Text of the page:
Lastly, let's imagine a three-dimensional box, like a big cube with plenty of room for the ball to roam freely in all directions. Now, the ball can move not just left, right, up, and down, but also forward and backward. With all this freedom, the number of possible energy levels increases even more, and so does the chance of degeneracy. Different combinations of movements in three dimensions can lead to the same amount of energy, creating a variety of paths for the ball to follow.

From the data above, we can see that all the energy levels in the case for first excited state (highlighted in green) are same. Similarly if we calculate, we will get the same degenerate energy levels for 2nd and 3rd excited states.

That clearly indicates that the degeneracy for 1st, 2nd and 3rd excited state is 3 for the case of particle in a 3D box.

### Tips and Tricks

From the discussions above and what we have seen, we can make few points to help us to find the number of degeneracy.

- If n
_{x}=n_{y}=n_{z}, then degeneracy=1 - If n
_{x}=n_{y}≠n_{z}, then degeneracy=3 - If n
_{x}≠n_{y}≠n_{z}, then degeneracy=6

### What we learnt?

We learnt what degeneracy means and saw that there exists degenerate or same energy levels for different arrangements.

Understanding degeneracy isn't just about playing games with balls and boxes; it has real-world implications, especially in chemistry and physics. Knowing how particles behave when confined in different spaces helps us understand the behavior of atoms, molecules, and materials. It's like solving a puzzle – knowing which energy levels are degenerate allows scientists to predict how particles will interact, how substances will behave under different conditions, and even how light and energy are absorbed and emitted.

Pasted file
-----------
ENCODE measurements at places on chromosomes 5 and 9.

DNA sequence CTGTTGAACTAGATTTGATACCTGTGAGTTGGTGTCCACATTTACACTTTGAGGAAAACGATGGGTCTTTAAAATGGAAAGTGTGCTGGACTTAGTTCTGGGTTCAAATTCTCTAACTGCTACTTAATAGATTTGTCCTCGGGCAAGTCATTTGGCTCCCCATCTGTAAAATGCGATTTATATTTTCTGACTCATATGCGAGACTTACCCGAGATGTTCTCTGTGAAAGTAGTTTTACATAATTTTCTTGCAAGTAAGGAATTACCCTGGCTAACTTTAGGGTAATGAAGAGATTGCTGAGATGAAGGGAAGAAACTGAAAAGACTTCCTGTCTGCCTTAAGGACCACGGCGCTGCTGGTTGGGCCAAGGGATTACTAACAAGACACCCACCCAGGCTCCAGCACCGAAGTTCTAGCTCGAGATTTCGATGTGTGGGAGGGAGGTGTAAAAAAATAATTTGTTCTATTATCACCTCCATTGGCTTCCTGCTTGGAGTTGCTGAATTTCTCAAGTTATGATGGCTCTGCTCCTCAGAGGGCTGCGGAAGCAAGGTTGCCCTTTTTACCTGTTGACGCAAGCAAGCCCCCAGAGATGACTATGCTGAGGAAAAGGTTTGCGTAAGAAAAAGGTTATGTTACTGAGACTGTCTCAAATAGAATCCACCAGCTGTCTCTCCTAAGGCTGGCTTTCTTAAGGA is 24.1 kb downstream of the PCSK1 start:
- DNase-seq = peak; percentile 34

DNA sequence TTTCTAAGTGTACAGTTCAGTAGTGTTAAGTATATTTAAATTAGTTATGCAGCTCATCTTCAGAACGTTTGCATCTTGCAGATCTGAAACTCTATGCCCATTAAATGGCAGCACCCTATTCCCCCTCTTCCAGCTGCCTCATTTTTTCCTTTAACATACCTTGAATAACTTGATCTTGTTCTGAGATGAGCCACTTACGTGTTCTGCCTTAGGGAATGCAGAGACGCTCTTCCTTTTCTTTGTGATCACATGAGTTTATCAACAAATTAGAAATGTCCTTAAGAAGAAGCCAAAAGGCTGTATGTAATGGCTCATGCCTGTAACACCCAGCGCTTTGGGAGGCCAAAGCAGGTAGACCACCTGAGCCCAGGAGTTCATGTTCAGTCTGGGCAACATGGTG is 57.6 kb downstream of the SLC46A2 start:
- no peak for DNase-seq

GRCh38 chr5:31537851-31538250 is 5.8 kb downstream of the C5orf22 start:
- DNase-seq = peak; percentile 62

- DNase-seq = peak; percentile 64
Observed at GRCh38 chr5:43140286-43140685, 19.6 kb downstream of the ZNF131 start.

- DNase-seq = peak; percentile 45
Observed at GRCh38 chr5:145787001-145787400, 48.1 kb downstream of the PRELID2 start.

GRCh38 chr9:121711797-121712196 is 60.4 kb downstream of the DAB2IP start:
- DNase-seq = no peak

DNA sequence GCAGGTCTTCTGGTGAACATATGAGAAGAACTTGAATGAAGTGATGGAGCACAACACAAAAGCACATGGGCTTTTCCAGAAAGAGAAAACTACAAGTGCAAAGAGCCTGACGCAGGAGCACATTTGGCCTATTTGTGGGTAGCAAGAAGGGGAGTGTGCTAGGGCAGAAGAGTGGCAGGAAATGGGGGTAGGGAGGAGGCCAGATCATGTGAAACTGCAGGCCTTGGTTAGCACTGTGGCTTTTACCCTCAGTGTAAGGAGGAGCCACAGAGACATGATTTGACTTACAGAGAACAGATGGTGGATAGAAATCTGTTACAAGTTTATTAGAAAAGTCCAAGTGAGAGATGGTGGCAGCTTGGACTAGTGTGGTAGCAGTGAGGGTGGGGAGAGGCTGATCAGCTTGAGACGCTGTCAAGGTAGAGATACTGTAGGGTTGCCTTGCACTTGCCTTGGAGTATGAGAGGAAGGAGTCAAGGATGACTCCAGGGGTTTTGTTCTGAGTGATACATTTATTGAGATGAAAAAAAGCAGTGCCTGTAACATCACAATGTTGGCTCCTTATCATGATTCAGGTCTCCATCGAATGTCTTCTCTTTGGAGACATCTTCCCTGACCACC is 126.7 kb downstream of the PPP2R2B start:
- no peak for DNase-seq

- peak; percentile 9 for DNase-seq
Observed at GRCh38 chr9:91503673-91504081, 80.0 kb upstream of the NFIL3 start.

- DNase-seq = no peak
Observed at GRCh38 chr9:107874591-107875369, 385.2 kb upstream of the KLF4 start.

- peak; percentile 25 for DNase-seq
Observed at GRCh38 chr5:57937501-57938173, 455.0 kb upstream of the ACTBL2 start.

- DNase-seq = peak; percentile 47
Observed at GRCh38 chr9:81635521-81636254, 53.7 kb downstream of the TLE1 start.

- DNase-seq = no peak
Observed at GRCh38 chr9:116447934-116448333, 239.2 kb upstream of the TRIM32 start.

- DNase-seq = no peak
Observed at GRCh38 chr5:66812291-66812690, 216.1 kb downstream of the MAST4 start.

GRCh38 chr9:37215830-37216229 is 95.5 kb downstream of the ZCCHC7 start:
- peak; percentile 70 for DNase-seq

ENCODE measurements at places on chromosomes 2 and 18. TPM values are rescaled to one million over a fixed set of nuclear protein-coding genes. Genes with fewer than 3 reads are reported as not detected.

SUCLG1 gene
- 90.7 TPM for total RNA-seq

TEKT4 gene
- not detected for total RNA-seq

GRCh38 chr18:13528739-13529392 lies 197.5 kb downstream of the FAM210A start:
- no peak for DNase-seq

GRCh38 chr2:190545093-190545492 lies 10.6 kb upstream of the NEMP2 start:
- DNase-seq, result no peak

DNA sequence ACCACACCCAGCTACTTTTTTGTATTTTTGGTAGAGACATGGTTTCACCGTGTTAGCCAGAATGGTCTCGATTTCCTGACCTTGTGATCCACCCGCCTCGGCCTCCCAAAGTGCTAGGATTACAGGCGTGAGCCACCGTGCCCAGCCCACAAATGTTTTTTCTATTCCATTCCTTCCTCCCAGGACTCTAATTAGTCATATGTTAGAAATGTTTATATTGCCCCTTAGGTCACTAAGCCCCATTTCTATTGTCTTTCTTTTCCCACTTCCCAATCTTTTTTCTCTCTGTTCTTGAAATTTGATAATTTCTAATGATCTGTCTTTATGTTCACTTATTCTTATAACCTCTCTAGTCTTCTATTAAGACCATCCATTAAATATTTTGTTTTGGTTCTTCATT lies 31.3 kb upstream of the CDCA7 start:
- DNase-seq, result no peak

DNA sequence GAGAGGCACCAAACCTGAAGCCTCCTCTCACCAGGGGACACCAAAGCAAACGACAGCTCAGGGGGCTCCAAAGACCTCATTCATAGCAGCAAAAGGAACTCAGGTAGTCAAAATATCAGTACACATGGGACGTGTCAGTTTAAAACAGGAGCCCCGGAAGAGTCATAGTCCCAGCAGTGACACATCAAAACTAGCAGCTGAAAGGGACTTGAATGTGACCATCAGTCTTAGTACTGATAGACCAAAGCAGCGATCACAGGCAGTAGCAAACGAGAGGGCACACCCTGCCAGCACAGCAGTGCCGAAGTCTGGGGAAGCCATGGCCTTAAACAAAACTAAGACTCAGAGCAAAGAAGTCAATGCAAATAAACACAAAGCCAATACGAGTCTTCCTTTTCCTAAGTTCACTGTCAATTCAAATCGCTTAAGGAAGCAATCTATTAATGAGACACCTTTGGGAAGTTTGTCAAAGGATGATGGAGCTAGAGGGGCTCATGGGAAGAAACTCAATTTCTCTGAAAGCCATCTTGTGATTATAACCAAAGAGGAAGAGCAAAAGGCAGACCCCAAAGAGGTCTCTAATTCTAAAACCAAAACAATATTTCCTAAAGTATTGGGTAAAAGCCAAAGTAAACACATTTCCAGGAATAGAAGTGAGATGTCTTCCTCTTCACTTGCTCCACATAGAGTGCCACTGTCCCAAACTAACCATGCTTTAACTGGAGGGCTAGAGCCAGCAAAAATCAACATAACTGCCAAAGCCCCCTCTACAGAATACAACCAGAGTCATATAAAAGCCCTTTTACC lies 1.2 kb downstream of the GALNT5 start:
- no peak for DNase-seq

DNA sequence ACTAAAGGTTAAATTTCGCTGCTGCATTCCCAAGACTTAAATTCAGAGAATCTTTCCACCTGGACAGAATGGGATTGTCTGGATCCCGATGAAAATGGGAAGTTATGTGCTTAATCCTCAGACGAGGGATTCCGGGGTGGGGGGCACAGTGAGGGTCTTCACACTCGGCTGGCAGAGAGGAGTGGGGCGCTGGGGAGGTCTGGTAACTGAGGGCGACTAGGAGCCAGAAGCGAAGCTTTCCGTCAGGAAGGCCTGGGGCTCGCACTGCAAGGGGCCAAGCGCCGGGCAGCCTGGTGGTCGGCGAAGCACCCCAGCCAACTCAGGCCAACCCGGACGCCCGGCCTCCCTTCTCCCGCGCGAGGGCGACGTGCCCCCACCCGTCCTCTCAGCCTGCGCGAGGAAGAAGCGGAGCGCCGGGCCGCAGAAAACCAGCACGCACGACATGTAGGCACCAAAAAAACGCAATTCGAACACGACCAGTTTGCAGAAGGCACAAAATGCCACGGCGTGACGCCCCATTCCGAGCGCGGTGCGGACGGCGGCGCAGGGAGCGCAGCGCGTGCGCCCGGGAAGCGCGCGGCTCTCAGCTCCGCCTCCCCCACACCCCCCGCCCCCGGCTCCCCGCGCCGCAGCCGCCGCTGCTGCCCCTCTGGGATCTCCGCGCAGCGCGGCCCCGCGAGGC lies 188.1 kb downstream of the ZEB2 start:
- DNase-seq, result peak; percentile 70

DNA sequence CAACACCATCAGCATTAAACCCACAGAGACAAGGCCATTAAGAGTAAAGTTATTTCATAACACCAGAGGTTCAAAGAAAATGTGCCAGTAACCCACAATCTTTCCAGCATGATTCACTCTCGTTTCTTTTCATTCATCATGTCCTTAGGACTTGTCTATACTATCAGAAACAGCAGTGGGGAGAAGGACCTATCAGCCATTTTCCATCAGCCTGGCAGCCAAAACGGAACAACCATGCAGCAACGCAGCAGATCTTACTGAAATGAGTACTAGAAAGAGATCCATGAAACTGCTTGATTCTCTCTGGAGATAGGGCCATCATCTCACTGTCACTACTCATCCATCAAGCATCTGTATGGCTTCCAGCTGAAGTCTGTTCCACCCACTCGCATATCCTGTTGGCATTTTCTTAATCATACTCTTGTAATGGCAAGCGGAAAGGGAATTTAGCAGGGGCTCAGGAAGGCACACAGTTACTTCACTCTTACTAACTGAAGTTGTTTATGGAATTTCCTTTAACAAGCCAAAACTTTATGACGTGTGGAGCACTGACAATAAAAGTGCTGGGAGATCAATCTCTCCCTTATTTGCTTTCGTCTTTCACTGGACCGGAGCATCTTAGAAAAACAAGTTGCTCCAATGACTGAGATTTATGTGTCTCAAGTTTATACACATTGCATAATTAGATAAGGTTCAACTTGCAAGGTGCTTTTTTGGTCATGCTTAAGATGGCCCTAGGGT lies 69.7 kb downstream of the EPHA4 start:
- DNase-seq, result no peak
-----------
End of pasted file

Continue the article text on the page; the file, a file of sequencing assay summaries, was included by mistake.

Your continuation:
We summarized the learning through few tips and tricks at the end

*Software used:*

*The mathematical equations are prepared using mathcha.io editor and diagrams are drawn using ChemDraw software.*

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**Read My Previous Blogs:**

Introduction to Zero Point Energy and its Cases in Particle in a Box | ChemFam #84 |

Quantum Confinement : Particle in a 2D box and 3D box | ChemFam #83 |

Molecular Chirality: A Mirror Image Perspective | ChemFam #82|

Exploring Time-Independent Schrödinger's Wave Equation and Particle in a 1D Box | ChemFam #80 |

The Role of Gamma Function in Quantum Mechanics | ChemFam #79 |

Postulates of Quantum Mechanics and Normalization of Wavefunction |ChemFam #78|

Understanding Commutator Relations and Exploring Eigenfunctions in Quantum Mechanics |ChemFam #77|

How to find Expression of an Operator and Commutation Relations |ChemFam #76|

Basics to Quantum Chemistry: Operators, Functions and Properties of Operators |ChemFam #75|

A Comprehensive Study of Euler's Reciprocal Rule in Thermodynamics |ChemFam #73|

A Deep Dive into Nutrition Essentials: Your Path to a Healthier, Happier You |ChemFam #72|

Decoding Liver Function Tests through Chemistry |ChemFam #71|

Understanding the Dynamic Roles of Metalloenzymes and Metal-Activated Enzymes |ChemFam #70|

Cracking the Thermal Code: Differential Thermal Analysis in Modern Research |ChemFam #69|

Applications and Importance of IR Spectroscopy: Shedding Light on Molecular Structures |ChemFam #68|

PSThe thumbnail image is being created by me using canva.com

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*Thanks for stopping by :)*
Damn, bro. What a nerd! hehe

P.S Now imagine a 4 Dimensional box and calculate its degeneracy (whatever that is...lol)

Haha bro!

That could be done too! (never seen anyone doing that, haha); but since energy is additive in nature we can just add the 4th dimension's quantum state(say, 'a') and it should go like, E=h

^{2}/8ml^{2}(n_{x}^{2}+n_{y}^{2}+n_{z}^{2}+n_{a}^{2}) 😉I repeat, WHAT A NERD!!!

😂